(A Few of) Michelle’s Favorites from 2014

I could go on ad nauseam about all the fantastic books I read last year, but for brevity’s sake, here are half a dozen of my 2014 favorites. (All but two of the following titles were published in 2014.)

glass sentence girlskingfisher Jackaby winter longtiger lily

The Glass Sentence by S. E. Grove
“In 1891, in a world transformed by 1799’s Great Disruption–when all of the continents were flung into different time periods–thirteen-year-old Sophia Tims and her friend Theo go in search of Sophia’s uncle, Shadrack Elli, Boston’s foremost cartologer, who has been kidnapped.”

Book 1 of the Mapmakers trilogy. The second book, The Golden Specific, will be out this July.

The Winter Long by Seanan McGuire
“Toby thought she understood her own past; she thought she knew the score. She was wrong. It’s time to learn the truth.”

Book 8 in the October Daye series. This urban fantasy series is hands down my favorite.

The Girl’s at the Kingfisher Club by Genevieve Valentine
“This reimagining of the “Twelve Dancing Princesses” traces the story of a family of flappers who work in a 1920s speakeasy until their suspicious father decides to marry them off, prompting a confrontation with a bootlegger from the eldest sister’s past.”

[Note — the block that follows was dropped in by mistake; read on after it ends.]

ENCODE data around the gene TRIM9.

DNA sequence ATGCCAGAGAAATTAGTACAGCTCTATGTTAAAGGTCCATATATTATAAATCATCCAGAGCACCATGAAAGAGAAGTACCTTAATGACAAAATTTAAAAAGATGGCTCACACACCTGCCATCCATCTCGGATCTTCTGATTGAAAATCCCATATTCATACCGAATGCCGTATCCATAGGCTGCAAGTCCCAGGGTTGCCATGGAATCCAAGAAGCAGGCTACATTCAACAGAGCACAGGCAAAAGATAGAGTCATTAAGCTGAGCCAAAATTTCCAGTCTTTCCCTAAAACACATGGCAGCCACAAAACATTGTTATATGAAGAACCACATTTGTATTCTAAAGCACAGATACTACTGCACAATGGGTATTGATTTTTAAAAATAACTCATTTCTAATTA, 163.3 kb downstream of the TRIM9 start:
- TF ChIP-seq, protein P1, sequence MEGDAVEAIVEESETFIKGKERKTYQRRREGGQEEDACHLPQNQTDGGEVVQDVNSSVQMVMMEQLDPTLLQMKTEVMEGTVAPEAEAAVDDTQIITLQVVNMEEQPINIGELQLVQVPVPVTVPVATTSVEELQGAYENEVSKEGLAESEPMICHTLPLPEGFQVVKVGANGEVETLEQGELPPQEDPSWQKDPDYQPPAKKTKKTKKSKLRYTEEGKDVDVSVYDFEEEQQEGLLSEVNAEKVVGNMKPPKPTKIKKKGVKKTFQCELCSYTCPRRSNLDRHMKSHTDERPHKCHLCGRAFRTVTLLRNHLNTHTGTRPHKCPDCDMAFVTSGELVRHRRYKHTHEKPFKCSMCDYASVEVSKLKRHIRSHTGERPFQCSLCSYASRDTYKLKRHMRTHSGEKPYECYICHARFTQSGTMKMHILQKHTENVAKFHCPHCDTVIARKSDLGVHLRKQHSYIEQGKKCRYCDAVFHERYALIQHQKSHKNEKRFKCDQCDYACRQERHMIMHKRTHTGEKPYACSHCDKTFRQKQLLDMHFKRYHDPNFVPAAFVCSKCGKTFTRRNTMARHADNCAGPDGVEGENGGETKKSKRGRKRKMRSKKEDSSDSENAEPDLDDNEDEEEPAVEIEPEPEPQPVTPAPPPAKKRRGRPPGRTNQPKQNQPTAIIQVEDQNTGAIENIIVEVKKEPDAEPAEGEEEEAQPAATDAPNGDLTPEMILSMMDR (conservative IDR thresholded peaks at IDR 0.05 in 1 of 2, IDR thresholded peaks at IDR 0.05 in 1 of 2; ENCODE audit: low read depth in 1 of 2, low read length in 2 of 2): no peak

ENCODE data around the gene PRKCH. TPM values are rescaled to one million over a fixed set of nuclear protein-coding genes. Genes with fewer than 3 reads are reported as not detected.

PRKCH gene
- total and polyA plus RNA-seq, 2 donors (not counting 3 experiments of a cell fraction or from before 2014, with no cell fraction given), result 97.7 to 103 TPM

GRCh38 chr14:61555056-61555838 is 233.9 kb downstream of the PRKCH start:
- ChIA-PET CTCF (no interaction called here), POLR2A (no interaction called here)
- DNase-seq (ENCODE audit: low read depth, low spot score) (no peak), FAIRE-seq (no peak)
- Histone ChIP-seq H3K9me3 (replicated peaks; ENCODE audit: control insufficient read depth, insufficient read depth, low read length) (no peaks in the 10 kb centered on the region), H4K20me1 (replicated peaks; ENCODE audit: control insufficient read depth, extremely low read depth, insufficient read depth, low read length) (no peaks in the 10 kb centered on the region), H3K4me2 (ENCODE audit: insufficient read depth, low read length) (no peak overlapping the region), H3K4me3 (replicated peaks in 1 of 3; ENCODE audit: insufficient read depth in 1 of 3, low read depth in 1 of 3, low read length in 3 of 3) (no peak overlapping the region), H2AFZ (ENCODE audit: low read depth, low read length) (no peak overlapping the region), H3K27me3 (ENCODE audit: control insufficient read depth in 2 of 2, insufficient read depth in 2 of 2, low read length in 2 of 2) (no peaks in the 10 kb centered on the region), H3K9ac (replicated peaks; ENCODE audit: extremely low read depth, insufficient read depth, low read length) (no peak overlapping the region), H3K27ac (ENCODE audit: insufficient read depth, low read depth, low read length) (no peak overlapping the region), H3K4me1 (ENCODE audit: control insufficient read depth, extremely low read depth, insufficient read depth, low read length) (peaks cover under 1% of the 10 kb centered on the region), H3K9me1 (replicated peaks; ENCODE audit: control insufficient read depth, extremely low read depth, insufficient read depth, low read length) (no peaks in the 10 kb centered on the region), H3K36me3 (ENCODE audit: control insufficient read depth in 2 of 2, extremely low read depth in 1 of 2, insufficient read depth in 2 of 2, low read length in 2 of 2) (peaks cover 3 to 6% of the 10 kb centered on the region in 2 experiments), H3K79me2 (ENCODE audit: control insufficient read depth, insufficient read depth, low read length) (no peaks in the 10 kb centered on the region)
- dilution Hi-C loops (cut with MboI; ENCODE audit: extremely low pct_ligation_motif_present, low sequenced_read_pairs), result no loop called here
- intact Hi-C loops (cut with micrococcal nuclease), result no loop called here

Tiger Lily by Jodi Lynn Anderson
“Fifteen-year-old Tiger Lily receives special protections from the spiritual forces of Neverland, but then she meets her tribe’s most dangerous enemy–Peter Pan–and falls in love with him.”

Jackaby by William Ritter
“Newly arrived in 1892 New England, Abigail Rook becomes assistant to R.F. Jackaby, an investigator of the unexplained with the ability to see supernatural beings, and she helps him delve into a case of serial murder which, Jackaby is convinced, is due to a nonhuman creature.”

The Secret History by Donna Tartt
“Under the influence of their charismatic classics professor, a group of clever, eccentric misfits at an elite New England college discover a way of thinking and living that is a world away from the humdrum existence of their contemporaries. But when they go beyond the boundaries of normal morality their lives are changed profoundly and forever, and they discover how hard it can be to truly live and how easy it is to kill.”

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